What does this initiative mean to you personally?

“I want to see our city’s demographics match our community’s leaders and key decisions makers.”  Caylie Peet

“CEI is an opportunity for me to directly live out my personal values and career goals. I worked in affordable housing before coming to the Chamber where I saw families with children struggle with various forms of poverty/lack of opportunity. By creating more economic development opportunities for the small-and-medium businesses who are in our community, we can bring new job opportunities to underserved neighborhoods and increase access for families to have greater incomes and therefore more opportunities to thrive. Business plays such a large role in creating a prosperous city, and I truly see it as an honor to be at the forefront of this new Center and its potential to make a positive impact on individuals and organizations.”  Megan Steenwyk

“This initiative is going to be a game changer for our members and our business community. Navigating the business resource ecosystem in West Michigan is challenging and at times overwhelming for a business owner who is already busy trying to run and start a business. Knowing that our team will be there to support can alleviate the stress and make a lasting impact on the growth path for our businesses.” – Amanda Hentsch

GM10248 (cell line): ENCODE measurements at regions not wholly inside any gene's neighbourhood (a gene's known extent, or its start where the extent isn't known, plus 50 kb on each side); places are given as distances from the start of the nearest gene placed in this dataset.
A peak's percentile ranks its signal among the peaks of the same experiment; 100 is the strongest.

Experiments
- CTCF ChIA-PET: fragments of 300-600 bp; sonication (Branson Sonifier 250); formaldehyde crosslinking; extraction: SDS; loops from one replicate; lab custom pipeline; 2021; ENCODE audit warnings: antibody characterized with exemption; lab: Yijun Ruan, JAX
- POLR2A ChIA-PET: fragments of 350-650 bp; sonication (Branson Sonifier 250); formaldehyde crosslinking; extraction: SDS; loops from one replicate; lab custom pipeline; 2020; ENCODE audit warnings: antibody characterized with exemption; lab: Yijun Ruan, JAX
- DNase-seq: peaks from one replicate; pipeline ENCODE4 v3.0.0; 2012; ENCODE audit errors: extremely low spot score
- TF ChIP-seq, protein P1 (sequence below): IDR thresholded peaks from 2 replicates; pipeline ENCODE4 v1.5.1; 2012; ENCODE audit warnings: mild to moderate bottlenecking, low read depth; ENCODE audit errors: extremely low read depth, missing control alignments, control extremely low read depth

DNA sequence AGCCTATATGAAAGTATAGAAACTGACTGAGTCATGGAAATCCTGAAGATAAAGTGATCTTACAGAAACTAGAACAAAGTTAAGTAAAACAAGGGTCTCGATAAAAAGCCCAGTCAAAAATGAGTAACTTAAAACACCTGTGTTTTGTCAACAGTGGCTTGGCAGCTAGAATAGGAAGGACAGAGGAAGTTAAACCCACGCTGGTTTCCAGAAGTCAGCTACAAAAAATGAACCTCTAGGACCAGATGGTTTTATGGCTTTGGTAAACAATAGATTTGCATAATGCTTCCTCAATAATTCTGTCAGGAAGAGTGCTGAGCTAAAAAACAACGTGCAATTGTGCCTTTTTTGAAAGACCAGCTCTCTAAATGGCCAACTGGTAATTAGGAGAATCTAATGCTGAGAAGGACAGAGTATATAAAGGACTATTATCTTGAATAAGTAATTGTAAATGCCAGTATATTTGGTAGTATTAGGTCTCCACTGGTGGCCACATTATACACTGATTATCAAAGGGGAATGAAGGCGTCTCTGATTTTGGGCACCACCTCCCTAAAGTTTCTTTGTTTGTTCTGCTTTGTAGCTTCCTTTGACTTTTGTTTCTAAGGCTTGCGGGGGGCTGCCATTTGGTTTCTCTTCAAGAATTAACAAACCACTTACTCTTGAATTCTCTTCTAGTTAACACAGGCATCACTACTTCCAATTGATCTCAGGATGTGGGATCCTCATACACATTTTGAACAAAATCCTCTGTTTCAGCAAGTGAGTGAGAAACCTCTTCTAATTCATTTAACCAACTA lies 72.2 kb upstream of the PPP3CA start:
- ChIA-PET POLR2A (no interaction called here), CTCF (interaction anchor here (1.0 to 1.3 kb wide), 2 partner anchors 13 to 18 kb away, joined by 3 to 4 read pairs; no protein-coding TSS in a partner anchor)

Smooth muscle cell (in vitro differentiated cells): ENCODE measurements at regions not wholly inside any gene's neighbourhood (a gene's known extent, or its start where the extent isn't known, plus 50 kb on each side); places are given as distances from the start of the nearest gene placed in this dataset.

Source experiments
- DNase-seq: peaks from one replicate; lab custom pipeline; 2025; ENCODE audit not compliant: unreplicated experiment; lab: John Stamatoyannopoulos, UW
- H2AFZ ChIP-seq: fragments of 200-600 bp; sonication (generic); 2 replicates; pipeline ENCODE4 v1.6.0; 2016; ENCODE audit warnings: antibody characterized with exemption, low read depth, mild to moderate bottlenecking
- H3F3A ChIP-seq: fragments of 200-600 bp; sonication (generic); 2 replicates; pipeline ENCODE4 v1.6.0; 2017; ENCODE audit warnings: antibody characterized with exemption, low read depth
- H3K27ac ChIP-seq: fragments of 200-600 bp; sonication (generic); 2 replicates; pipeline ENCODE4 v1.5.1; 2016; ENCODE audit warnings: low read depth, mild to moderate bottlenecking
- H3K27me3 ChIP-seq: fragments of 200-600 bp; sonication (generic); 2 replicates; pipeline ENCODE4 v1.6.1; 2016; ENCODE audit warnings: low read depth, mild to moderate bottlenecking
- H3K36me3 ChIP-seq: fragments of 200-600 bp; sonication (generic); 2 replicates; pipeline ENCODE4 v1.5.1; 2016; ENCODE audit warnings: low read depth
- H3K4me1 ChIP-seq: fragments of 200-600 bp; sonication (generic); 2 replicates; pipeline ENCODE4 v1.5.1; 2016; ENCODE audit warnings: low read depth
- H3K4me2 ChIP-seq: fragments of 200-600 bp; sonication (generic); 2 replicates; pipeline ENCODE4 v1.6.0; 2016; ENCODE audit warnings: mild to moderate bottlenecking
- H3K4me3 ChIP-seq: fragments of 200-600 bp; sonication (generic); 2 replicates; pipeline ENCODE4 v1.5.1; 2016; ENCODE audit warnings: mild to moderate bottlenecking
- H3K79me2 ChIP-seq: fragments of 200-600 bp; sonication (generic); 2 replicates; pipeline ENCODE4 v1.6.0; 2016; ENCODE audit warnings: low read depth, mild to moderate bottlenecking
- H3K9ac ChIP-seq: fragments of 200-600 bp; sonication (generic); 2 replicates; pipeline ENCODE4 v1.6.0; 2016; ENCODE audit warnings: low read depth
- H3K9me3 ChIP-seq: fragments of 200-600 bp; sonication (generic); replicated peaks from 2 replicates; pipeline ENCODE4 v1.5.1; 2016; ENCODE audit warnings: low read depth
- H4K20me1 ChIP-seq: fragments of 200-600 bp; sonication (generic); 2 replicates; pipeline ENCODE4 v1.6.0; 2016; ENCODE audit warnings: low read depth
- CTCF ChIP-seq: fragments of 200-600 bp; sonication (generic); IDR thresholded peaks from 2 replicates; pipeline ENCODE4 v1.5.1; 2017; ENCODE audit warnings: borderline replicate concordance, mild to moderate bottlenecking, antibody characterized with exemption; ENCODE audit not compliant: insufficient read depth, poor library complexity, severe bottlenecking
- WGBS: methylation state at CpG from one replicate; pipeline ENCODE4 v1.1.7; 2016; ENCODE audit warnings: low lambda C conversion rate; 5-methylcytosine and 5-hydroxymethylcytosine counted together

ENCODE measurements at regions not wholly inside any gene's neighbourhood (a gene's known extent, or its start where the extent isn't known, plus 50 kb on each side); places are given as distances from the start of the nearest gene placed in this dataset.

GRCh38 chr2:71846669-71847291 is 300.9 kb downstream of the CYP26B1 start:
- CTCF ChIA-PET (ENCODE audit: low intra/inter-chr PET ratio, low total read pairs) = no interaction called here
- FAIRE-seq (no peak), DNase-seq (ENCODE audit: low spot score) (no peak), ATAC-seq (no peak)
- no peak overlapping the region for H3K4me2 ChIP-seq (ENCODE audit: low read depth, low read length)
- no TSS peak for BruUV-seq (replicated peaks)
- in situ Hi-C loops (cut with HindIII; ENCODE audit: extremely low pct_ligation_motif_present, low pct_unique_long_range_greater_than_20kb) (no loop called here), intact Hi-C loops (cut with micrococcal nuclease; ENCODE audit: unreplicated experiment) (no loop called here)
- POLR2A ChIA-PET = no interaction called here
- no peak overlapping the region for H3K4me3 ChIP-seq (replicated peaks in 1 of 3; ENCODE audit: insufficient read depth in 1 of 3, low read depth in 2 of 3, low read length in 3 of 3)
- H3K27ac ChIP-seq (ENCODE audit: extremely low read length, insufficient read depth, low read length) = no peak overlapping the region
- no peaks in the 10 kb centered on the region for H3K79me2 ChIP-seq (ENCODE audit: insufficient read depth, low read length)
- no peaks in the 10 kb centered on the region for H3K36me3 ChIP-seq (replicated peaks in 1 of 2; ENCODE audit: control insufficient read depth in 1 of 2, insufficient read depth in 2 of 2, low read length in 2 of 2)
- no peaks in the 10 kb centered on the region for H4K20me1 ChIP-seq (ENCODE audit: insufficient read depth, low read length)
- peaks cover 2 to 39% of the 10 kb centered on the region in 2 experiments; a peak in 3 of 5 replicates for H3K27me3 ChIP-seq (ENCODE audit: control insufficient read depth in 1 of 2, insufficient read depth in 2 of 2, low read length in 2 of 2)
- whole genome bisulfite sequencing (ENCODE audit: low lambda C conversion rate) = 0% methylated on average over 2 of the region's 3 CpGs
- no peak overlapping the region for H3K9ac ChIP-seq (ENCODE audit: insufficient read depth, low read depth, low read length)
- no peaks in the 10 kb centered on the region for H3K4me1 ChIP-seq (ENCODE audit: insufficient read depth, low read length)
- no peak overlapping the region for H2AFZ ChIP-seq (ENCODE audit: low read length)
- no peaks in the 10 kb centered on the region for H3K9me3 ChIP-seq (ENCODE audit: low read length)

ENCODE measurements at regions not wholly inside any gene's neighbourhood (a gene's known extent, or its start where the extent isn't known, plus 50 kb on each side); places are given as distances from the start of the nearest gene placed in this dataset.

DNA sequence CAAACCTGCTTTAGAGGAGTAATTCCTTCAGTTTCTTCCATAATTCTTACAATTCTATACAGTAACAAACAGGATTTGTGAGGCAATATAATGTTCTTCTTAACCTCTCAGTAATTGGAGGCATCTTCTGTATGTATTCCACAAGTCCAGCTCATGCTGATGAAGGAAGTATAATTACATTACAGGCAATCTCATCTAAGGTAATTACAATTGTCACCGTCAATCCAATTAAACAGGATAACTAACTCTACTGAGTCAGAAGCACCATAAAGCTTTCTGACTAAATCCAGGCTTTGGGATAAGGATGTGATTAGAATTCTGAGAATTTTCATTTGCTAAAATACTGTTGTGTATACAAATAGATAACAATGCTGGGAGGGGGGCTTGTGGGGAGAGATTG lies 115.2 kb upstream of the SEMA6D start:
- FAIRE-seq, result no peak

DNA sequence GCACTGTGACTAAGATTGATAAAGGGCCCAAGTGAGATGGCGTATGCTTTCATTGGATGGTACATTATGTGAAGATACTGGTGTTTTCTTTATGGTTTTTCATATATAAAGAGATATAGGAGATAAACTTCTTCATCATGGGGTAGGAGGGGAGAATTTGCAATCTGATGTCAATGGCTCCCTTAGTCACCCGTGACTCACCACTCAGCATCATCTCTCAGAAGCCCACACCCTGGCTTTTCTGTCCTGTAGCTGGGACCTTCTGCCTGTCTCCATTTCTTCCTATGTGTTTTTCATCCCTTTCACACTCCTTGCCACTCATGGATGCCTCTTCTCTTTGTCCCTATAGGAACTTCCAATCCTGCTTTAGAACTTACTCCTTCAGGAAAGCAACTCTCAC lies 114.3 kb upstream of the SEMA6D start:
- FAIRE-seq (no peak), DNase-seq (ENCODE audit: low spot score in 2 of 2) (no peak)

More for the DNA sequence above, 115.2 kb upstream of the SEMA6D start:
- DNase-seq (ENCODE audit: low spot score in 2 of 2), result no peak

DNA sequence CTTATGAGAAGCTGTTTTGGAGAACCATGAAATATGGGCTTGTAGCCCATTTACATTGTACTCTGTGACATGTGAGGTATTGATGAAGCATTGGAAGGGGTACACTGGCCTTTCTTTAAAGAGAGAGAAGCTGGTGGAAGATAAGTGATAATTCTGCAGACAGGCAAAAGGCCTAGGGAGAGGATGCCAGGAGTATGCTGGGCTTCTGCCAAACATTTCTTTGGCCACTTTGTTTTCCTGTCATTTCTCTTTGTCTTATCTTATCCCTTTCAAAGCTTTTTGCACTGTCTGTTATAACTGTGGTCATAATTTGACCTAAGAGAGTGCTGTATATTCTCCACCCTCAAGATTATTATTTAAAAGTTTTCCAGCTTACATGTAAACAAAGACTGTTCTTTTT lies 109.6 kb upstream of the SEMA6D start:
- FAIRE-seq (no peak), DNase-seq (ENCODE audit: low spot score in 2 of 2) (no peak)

“To me, this initiative means so much. It demonstrates that The Chamber recognizes the inequity that exists for entrepreneurs of color. Not only do we recognize it, we are doing something about it.”  Amari Brown

“This initiative means growth towards the progress that the dynamic and diverse West Michigan business community has already made and still continues to make day by day and hand in hand with one another with the support of the Grand Rapids Chamber.” – Shawnee Haseley

 

Learn more about the Center for Economic Inclusion here.